Students at the WA Corrections Center for Women, 2019


In May, we asked long-time YBB teacher, Chris List, if she’d be interested in teaching a student at WCCW on Skype.  Read more about her experience and the impact of yoga on our students…

As the pandemic began to pick up steam in March, it dawned on me that I wouldn’t be going back into prison for a long time. I felt interrupted and untethered, and I realized I was experiencing grief over the sudden and rather drastic changes in my life. And like the rest of my YBB cohort, I worried about our incarcerated students, and with no way to communicate with them it was hard. I was mid-session with a small group of men in the mindfulness group I facilitate in the IMU (Intensive Management Unit) at Monroe, and it didn’t feel right to have walked away from important conversations with a vulnerable group of people like that. It was a process interrupted, and there was nothing I could do about it.

I knew I needed to keep teaching, that it would sustain me and keep me on my path, and I committed to two additional classes at the studio where I teach, and started a nightly live-streamed meditation on Facebook. Teaching this way to an audience, many of whom I know well but couldn’t see, required new skills. I pictured my incarcerated students finding ways to continue their practices with much greater challenges than I was facing, and as always, that humbled me and reminded me again and again to be grateful.

At the end of April, YBB reached out and asked if I would be interested in teaching a young woman in the mental health unit at WCCW via Skype. It felt like a light had beamed into the darkness of the new world I’d been living in. My student was young, in her early twenties, the age of my own children. She has a significant trauma history, as do most incarcerated people there, and is facing the reality of a long sentence.  Clearly the mental health staff was concerned about her. 

Teaching in prison requires both a fierce commitment and a powerful ability to detach. It requires that we are able to hold these two ways of being at the same time, and be skilled at both of them. Strong boundaries are essential, but so also is a certain kind of sharing of self which leads to a building of trust. In my experience, much of that is achieved just by showing up again and again, consistently and reliably. One must be able to accept that a student may show up for class regularly for a long time, and then disappear – sometimes with no warning. They’re  transferred to other facilities, moved into a different setting within the same prison, they get jobs that interfere with coming to class, they’re released, or sometimes they quit yoga – there are many reasons why they disappear. Occasionally they will reappear, sometimes years later. Yoga Behind Bars provides a certain kind of family, a stability and comfort through our programs which are similar in all of the facilities where we teach. I’ve had many students show up at Monroe who say that they’ve attended YBB classes in other facilities.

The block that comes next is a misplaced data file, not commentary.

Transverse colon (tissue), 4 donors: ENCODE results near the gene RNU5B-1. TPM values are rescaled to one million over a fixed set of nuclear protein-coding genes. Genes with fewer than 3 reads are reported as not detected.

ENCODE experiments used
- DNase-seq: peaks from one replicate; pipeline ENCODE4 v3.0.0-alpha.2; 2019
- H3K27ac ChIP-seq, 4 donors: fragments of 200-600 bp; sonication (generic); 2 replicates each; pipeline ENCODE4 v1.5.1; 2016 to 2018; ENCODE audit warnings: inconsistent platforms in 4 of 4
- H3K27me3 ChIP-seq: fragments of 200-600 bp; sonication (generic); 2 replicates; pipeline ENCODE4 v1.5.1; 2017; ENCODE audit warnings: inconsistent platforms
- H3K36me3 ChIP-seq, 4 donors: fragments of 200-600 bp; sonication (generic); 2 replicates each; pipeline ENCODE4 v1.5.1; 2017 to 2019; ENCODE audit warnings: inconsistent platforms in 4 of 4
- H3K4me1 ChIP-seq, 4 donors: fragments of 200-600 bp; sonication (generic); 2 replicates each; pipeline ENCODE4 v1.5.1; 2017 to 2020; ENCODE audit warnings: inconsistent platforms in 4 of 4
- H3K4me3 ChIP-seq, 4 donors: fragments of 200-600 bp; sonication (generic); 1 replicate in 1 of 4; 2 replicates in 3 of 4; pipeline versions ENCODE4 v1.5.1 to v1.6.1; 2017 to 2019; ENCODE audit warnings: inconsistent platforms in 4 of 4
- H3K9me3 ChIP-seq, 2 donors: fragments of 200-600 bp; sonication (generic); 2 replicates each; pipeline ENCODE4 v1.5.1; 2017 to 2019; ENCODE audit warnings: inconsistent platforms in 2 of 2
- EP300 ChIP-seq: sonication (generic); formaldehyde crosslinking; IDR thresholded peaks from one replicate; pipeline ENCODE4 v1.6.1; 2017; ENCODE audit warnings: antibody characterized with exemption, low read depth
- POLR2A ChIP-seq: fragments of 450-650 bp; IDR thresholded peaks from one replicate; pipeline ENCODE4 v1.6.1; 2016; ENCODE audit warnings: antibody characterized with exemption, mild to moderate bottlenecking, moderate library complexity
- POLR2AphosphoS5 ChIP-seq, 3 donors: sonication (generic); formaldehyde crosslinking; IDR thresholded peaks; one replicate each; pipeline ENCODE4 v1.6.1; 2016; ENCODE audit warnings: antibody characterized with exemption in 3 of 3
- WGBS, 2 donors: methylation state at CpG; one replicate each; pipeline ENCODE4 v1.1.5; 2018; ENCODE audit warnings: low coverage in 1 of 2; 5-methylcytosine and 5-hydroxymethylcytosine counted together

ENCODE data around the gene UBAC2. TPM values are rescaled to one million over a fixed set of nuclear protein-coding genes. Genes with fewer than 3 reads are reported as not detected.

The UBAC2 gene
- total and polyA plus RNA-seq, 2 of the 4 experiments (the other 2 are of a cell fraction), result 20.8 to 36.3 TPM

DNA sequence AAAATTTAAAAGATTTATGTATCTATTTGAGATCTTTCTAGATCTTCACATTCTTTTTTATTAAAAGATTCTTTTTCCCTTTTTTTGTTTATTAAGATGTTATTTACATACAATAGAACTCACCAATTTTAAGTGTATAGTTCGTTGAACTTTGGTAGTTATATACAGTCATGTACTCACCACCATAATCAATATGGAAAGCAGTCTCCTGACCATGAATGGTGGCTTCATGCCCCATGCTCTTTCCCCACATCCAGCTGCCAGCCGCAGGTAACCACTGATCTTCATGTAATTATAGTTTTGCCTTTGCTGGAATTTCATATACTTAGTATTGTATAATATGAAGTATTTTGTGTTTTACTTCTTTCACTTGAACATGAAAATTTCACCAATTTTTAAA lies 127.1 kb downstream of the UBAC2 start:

Teaching yoga remotely is very different from teaching students in person, but it has some benefits, not only for the pandemic, but for other reasons. Working with my student via Skype allowed us immediate boundaries and a container to work within. It also strangely created an appropriate and immediate intimacy between us that felt safe. Unlike the live-streamed classes I’d been teaching for the studio, we could see and talk with each other, which was necessary under these circumstances.

My student had discovered yoga on her own but had never had a teacher or been to a class. She showed up each week ready to go, and though I knew she was struggling and also dealing with some past injuries, and of course a lot of trauma, she was always cheerful and always asked for an “energetic” session. I tailored the sessions to her needs as much as possible. She told me that yoga made her energy feel “softer,” and that she felt “less like fighting” after yoga. Seeing her weekly for about 15 weeks was a highlight of this time for me. And I was so impressed with the dedication of the staff there to making this happen.

A few weeks ago, she decided to end our sessions. She met with me via Skype to thank me and let me know that she was going to stop. I was told that she had a lot of other things going on and that yoga was the only thing she was allowed to quit. She showed up as she always did with a smile, and she politely told me that she was quitting and that she especially appreciated learning a particular breathing technique we had worked on. I told her that I hoped I’d get to meet her in person someday. 

If and when she returns to the general population, and when this pandemic allows YBB to return to in-person teaching, I know that our time together laid the groundwork for her to come to any YBB classes in the future and feel some sense of continuity, familiarity and hopefully comfort. I also know that it left her with some tools for dealing with anxiety and stress and ways to feel, as she said “softer energy.”

My young student will always be part of my pandemic memories, and I’m grateful to her for showing up week after week and being a light in my life during a somewhat dark and confusing time in history.




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